Take the 2-minute tour ×
Mathematics Stack Exchange is a question and answer site for people studying math at any level and professionals in related fields. It's 100% free, no registration required.

Does there exist a good reference on the algorithms used by calculators, especially on the trigonometric and transcendental functions?

I would still like to know how Casio generates its random numbers. I still wonder if they are any good.

share|improve this question
9  
1  
For fun... –  J. M. Dec 13 '10 at 8:58
    
Trig functions, probably lookup tables [to optimize?] or Taylor series approximations. –  muntoo Dec 14 '10 at 1:37

4 Answers 4

up vote 8 down vote accepted

I would recommend reading Gerald Rising's Inside your Calculator (which has a supplementary website); there is a nice discussion of the methods used by some calculators that is suitable at the undergraduate level.

Otherwise, to really figure out what methods they are using, it might help to search the technical notes of the manufacturer's websites. For instance, Texas Instruments has notes like this one on their "knowledge base" that discuss "what's under the hood", though not in detail of course. (Sometimes, hobbyist sites like this one also discuss calculator algorithms.)

share|improve this answer
    
As for "how Casio generates its random numbers", I'd speculate that it's using the simplest sort of algorithm: the linear congruential generator (LCG); it's pretty compact to be easily implemented in hardware. –  J. M. Dec 13 '10 at 3:04
    
Another thing I'd like to note on the arithmetic side: there are calculators, like those from TI and HP that internally store their numbers as binary coded decimal (BCD). That usually requires some finesse in manipulating, more than the usual representation of numbers in binary/hex. –  J. M. Dec 13 '10 at 8:55
    
Long ago Random numbers were latched from a CPU's dynamic refresh register and manipulated to whatever range was needed. –  Optionparty Nov 16 '13 at 16:41

See CORDIC. See also this question: http://stackoverflow.com/questions/2169641/where-to-find-algorithms-for-standard-math-functions/2169666 and this review: http://mathdl.maa.org/mathDL/19/?pa=reviews&sa=viewBook&bookId=65790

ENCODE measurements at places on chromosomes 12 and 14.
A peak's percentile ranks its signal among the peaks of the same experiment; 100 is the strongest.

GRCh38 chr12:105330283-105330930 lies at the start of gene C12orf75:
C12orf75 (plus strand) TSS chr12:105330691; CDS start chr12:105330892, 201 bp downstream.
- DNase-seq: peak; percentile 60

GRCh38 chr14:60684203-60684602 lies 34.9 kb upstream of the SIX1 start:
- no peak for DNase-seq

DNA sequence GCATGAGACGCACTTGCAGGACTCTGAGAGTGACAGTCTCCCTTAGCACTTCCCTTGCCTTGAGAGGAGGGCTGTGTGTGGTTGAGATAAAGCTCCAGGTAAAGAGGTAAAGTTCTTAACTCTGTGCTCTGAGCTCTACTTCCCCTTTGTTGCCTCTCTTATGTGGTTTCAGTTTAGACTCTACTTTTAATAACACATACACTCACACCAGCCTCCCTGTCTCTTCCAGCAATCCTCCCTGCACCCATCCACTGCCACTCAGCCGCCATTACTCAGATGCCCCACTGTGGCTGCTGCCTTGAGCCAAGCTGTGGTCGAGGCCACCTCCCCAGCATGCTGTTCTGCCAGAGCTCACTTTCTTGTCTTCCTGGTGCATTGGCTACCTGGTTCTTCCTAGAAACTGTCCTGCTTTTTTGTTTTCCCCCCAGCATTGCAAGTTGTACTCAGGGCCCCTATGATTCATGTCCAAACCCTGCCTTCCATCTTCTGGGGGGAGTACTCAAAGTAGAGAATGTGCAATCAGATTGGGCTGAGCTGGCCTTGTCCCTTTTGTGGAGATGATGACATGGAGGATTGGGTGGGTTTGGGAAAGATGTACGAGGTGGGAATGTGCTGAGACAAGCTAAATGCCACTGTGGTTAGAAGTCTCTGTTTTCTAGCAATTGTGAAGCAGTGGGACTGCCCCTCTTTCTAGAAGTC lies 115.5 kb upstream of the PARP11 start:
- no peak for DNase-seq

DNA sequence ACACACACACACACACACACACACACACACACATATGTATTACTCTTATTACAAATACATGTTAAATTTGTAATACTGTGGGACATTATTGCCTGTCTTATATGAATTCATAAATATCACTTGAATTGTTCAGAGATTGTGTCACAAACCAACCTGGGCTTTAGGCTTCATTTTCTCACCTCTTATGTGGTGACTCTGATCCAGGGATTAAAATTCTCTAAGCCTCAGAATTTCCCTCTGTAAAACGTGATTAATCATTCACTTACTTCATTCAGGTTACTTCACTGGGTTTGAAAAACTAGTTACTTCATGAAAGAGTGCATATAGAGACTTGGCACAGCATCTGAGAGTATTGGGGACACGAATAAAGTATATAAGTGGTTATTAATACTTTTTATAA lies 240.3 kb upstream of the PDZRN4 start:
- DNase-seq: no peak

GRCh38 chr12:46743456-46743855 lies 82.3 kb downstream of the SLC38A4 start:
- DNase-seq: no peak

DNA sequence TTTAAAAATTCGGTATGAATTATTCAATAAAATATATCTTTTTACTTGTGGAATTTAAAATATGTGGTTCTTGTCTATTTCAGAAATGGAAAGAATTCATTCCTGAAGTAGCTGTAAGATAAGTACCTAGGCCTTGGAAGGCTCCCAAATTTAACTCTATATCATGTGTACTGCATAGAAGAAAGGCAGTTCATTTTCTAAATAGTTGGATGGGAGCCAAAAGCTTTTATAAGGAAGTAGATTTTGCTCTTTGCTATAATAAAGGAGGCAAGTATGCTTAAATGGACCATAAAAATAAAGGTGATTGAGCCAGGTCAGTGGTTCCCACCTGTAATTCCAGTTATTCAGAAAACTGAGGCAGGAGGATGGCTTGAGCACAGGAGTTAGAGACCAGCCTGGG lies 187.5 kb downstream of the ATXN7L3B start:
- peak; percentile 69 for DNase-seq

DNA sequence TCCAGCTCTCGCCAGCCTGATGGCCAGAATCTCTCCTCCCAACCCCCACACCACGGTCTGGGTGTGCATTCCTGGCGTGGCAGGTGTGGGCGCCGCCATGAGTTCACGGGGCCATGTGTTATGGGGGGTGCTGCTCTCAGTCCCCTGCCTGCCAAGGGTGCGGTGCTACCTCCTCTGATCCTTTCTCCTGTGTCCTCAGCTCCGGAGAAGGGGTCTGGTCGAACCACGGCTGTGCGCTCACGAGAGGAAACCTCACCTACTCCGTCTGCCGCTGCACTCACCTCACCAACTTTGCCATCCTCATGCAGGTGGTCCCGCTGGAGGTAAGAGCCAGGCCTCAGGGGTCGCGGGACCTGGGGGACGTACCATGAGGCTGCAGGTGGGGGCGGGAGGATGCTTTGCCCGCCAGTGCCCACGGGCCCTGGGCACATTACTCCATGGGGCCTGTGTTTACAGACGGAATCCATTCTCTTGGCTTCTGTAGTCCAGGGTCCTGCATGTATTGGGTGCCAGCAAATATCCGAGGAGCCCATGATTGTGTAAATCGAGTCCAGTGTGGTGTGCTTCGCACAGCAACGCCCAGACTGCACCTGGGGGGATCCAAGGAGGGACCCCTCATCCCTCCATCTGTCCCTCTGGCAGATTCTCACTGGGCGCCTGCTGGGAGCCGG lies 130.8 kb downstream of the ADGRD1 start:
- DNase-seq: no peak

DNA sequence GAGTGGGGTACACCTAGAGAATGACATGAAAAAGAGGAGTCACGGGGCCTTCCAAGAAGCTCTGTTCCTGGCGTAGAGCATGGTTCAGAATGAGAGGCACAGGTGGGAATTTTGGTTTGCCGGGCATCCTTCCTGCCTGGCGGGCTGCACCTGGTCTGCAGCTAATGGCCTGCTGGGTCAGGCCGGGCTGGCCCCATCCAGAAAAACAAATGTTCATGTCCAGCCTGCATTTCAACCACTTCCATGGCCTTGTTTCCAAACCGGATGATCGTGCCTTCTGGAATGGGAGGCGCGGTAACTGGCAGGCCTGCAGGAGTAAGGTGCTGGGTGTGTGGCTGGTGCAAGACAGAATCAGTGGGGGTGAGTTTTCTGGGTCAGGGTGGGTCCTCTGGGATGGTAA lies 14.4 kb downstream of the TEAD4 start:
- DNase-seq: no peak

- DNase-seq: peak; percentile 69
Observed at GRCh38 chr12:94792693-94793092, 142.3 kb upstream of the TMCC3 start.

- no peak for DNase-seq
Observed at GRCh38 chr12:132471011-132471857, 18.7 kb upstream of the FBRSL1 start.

share|improve this answer
1  
As an additional note, there is a nice discussion of CORDIC in Jörg Arndt's [ Matters Computational ](jjj.de/fxt/fxtpage.html#fxtbook) ; it's a nice book for learning many computational tricks. –  J. M. Dec 13 '10 at 14:59

The GNU Multiple Precision Arithmetic Library (GMP) has a very good documentation describing how they implemented all the arithmetic functions for their multiple precision library:

http://gmplib.org/manual/

Give it a try!

UPDATE: I know the GMP is used for big number computation, but arithmetic is arithmetic, and to make big number computations you must understand small number computations, so I am sure (or at least "almost" sure) the documentation mention what is enough to for calculator arithmetic.

share|improve this answer
1  
But I doubt those are what I used in calculators. –  John Smith Dec 13 '10 at 3:09
    
I'm confused about the upvotes to this; it's a bit offtopic if you ask me... and not all the methods for arbitrary precision are appropriate for computing at the precision of a typical calculator. I certainly wouldn't use Karatsuba for multiplying small numbers... –  J. M. Dec 13 '10 at 3:10
    
John, J.M., yes, I know the GMP is used for big number computation, but arithmetic is arithmetic, and to make big number computations you must understand small number computations, so I am sure (or at least "almost" sure) the documentation mention what is enough to for calculator arithmetic. –  Rafid Dec 13 '10 at 7:06
    
I feel that it is better to include your comment in the answer so that people understand why you mentioned the multi-precision algorithms. –  Tsuyoshi Ito Dec 13 '10 at 12:32
    
OK, I updated my post. –  Rafid Dec 13 '10 at 14:51

The algorithms are typically common, but the implementation changes.
Early calculators like the HP-41 stored numbers in BCD format. Modern machines are more likely to use IEE-754 formats, in single or double precision.

For modern stuff, any math library should have what you want. For older formats, look for websites like the HP calculator Museum.

share|improve this answer

Your Answer

 
discard

By posting your answer, you agree to the privacy policy and terms of service.

Not the answer you're looking for? Browse other questions tagged or ask your own question.